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As members of the UN Security Council debate this week about whether to renew their Syria chemical weapons investigation, they might want to read Wilfred Owen’s World War One poem “Dulce Et Decorum Est.” It describes an attack in which a man…
A poison hazard danger sign is seen in the town of Khan Sheikhoun, Idlib province, Syria on April 5, 2017.
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For all his promises — and a Nobel Peace Prize — the Obama presidency delivered more hope than change

As Donald Trump prepares to take office, many fear a new hostility to human rights on the part of the United States. From his divisive rhetoric about minorities to his embrace of autocrats abroad, there is plenty to worry about.  Trump…
U.S. President Barack Obama waves at the conclusion of his final State of the Union address to a joint session of Congress in Washington January 12, 2016.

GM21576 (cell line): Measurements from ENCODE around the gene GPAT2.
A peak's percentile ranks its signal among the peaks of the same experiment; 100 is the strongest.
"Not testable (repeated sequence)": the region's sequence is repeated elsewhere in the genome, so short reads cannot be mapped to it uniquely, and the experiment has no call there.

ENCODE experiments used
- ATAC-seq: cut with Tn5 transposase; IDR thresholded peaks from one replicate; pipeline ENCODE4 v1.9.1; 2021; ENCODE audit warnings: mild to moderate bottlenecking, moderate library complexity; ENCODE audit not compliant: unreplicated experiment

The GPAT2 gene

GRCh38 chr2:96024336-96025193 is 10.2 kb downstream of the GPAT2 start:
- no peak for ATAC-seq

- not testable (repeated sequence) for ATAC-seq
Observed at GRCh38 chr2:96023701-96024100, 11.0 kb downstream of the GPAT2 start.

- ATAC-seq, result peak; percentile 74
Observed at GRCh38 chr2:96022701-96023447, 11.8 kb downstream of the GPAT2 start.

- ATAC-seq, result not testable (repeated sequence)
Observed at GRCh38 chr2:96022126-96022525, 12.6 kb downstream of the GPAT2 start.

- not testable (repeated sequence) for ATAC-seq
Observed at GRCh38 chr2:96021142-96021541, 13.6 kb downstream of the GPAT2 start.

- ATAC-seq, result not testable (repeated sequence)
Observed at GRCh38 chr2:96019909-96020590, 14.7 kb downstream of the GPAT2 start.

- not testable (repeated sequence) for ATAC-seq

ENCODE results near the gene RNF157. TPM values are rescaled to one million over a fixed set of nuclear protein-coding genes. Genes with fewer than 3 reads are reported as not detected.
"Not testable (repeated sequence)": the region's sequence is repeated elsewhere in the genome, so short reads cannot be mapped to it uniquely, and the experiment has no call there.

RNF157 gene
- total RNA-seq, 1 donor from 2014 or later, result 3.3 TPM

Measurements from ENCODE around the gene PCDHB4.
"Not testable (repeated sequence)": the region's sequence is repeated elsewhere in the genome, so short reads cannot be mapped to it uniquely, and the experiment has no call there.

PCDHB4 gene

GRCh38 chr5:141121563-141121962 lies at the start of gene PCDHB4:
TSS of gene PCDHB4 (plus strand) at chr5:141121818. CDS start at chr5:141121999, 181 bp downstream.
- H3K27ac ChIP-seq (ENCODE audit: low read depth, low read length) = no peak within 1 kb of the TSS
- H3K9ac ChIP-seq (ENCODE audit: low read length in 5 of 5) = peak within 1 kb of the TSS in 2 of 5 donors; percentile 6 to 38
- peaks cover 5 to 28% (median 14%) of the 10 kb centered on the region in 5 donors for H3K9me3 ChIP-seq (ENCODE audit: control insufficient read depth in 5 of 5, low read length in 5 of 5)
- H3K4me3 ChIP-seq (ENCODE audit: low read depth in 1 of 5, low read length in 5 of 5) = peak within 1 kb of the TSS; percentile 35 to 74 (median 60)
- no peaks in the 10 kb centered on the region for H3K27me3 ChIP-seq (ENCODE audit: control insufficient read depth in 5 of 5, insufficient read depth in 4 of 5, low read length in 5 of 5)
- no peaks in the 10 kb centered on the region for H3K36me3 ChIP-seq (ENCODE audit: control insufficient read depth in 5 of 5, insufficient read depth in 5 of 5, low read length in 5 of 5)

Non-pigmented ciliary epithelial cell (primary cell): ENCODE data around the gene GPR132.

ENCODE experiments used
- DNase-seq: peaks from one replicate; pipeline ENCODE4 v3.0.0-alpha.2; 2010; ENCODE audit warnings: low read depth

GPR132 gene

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The candidates may disagree on some human rights issues, but the next president will face challenges that transcend partisan lines. How might tomorrow's presidential election affect U.S. policy on human rights? The common wisdom is that unlike their sharp…
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The United Kingdom came in for robust questioning on its human rights record from other UN member states last week at the Human Rights Council, during the historic first session of the Universal Periodic Review Coming at a time when the UK government is…
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A serious evaluation of the UK’s human rights record, that takes into account input from national and international NGOs, will go a long way to establishing the credibility of this new review process. The UPR is one of the most important innovations…
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The announcement last week that six terrorist suspects are eligible for trial by military commissions may have seemed a bombshell in Britain, not least because two of the six are British citizens. In the United States, by contrast, the announcement barely…